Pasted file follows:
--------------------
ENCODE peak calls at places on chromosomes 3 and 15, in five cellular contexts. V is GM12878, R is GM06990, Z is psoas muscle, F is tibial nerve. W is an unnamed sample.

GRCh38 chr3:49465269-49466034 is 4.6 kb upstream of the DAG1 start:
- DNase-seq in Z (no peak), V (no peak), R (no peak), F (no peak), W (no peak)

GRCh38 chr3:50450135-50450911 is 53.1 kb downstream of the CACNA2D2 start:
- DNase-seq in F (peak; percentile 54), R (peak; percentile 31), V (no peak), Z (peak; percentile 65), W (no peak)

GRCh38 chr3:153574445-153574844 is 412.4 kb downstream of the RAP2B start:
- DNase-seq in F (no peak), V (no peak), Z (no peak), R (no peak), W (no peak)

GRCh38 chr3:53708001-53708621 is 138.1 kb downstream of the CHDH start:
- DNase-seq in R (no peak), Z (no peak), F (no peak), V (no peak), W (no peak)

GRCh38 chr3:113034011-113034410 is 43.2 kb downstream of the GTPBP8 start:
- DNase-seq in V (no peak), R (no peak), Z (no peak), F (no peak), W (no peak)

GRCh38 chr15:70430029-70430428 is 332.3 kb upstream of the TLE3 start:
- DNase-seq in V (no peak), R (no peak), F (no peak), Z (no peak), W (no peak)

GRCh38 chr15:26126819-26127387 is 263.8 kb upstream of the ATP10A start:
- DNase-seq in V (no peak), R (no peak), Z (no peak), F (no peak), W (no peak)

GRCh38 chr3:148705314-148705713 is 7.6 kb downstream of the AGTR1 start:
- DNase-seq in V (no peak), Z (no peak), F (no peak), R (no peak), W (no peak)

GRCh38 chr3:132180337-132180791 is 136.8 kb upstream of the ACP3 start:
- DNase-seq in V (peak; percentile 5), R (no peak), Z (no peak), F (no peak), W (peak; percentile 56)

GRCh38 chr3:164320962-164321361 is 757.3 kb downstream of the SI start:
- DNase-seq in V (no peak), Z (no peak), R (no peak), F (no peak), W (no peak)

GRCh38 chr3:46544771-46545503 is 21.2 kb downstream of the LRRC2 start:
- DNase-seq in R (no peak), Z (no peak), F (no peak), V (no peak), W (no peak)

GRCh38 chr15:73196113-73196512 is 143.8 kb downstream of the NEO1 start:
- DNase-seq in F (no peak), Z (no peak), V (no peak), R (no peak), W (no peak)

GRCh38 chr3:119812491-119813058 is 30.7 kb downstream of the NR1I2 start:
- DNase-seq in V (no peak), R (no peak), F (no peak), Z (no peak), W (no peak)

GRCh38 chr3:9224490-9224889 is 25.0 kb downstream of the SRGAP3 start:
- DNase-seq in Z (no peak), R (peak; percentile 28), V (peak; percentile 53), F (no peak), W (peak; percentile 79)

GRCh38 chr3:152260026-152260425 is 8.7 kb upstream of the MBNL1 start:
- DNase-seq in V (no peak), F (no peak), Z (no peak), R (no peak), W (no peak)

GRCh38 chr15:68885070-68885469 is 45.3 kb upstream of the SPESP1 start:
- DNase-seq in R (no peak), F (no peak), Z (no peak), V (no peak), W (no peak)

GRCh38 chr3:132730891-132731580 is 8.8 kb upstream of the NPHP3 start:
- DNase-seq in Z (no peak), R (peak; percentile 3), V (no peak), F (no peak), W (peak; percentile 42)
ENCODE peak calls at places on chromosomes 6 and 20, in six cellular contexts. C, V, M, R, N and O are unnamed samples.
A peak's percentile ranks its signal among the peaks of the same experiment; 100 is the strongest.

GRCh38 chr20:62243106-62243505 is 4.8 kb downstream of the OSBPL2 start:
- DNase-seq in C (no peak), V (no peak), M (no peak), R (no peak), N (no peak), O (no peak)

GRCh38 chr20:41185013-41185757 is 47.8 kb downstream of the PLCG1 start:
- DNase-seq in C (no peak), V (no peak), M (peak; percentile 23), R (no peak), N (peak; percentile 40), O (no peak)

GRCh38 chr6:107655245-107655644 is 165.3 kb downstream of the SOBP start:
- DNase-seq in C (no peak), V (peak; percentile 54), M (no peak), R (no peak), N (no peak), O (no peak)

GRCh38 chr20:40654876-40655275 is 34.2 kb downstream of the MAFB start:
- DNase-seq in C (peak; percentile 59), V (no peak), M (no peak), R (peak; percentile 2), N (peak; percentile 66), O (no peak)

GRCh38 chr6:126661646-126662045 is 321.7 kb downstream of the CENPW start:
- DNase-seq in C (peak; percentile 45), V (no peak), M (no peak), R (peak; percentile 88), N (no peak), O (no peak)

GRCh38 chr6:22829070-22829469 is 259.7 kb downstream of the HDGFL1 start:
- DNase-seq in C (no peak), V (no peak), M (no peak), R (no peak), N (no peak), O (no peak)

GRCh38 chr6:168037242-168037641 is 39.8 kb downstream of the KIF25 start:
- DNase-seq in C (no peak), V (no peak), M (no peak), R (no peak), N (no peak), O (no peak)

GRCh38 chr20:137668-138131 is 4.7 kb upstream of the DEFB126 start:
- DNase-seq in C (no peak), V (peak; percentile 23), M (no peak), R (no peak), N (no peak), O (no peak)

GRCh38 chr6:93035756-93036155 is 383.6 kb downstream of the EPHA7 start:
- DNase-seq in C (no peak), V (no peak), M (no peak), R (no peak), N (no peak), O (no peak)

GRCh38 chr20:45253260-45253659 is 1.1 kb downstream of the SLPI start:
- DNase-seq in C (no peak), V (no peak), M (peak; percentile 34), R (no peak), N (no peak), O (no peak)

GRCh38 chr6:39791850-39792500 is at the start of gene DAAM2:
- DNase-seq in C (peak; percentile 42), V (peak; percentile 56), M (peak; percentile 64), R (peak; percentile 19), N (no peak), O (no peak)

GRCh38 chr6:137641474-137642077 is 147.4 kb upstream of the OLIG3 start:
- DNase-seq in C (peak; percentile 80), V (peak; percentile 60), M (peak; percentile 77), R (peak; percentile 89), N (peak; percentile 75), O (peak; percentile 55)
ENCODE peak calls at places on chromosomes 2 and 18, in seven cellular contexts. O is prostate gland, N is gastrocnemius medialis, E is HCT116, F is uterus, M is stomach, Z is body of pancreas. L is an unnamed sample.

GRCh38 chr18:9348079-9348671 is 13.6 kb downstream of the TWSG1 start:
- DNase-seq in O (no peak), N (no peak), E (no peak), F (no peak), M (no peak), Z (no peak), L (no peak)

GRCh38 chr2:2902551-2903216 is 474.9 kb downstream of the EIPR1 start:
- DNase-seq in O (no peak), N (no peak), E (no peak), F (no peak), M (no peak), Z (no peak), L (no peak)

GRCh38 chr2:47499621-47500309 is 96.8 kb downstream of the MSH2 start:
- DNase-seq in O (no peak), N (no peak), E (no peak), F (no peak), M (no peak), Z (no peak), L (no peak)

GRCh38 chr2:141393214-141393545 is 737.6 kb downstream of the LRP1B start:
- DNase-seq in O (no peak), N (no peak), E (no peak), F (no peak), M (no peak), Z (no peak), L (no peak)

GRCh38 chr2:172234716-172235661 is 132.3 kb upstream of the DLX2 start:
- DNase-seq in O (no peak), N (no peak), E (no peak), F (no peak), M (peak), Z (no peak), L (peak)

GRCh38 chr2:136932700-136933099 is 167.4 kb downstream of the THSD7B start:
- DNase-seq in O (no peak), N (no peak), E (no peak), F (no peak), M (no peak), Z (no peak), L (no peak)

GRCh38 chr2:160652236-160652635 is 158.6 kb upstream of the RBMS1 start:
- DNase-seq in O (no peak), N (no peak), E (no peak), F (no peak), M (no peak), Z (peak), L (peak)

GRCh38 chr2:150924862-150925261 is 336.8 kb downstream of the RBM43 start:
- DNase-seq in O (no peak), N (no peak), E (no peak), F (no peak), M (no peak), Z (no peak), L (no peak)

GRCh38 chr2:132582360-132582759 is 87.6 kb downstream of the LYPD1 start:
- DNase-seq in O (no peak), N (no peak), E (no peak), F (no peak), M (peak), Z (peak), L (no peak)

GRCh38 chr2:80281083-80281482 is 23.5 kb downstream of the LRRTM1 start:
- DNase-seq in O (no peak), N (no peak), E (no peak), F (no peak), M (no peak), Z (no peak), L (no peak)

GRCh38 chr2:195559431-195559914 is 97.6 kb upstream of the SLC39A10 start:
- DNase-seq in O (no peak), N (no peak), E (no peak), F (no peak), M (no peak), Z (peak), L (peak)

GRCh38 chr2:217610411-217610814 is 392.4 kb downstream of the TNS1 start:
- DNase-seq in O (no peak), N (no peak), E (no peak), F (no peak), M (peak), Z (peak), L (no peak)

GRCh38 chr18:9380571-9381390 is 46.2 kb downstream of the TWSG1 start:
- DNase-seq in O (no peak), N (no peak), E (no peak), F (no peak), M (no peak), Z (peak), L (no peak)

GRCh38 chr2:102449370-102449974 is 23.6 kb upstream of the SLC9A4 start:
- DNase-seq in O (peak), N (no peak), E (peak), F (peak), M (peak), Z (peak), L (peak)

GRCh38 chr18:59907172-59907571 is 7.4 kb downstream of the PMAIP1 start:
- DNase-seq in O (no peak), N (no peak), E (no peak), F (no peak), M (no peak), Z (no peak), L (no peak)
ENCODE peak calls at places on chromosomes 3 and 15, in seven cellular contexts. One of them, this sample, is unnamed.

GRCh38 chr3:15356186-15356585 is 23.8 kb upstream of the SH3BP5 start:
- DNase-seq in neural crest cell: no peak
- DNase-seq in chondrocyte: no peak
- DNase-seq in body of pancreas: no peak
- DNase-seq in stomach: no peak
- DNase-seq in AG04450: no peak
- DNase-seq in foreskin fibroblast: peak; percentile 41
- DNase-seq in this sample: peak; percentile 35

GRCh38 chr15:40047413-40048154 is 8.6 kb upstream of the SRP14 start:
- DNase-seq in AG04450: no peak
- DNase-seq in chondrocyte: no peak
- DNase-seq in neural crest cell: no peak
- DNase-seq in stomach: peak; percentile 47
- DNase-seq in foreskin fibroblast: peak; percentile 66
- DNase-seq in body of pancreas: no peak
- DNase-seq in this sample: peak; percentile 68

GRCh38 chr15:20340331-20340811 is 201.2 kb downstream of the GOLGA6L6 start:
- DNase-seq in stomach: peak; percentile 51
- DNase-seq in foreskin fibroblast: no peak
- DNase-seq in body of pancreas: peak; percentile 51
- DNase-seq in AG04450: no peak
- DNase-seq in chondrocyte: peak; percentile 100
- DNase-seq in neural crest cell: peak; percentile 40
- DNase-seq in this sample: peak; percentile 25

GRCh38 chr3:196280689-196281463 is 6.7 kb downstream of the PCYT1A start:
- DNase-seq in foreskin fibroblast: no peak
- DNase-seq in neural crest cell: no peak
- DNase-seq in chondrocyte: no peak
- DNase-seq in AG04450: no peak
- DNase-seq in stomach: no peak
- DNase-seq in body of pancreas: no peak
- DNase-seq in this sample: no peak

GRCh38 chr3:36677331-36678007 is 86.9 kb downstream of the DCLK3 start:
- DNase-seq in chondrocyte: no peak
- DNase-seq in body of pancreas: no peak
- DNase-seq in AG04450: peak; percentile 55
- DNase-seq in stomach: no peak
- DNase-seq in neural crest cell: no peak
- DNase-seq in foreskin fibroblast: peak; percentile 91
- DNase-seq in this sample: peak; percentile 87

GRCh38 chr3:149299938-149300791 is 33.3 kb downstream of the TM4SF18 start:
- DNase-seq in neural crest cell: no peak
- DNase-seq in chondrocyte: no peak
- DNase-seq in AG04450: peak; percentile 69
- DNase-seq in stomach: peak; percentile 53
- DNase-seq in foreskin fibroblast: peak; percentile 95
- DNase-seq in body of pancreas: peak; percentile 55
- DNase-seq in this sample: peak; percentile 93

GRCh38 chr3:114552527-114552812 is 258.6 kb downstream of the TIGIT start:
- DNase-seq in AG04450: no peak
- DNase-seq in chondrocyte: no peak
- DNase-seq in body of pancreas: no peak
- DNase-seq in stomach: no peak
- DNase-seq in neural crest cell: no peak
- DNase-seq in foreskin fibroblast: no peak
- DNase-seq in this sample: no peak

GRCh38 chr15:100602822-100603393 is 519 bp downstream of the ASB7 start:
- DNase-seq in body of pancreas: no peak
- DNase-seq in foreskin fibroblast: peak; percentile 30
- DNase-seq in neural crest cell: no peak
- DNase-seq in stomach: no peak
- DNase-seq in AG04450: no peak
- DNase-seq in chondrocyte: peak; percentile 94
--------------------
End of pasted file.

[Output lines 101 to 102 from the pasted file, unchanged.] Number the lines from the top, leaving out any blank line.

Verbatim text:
- DNase-seq in this sample: peak; percentile 35

GRCh38 chr15:40047413-40048154 is 8.6 kb upstream of the SRP14 start: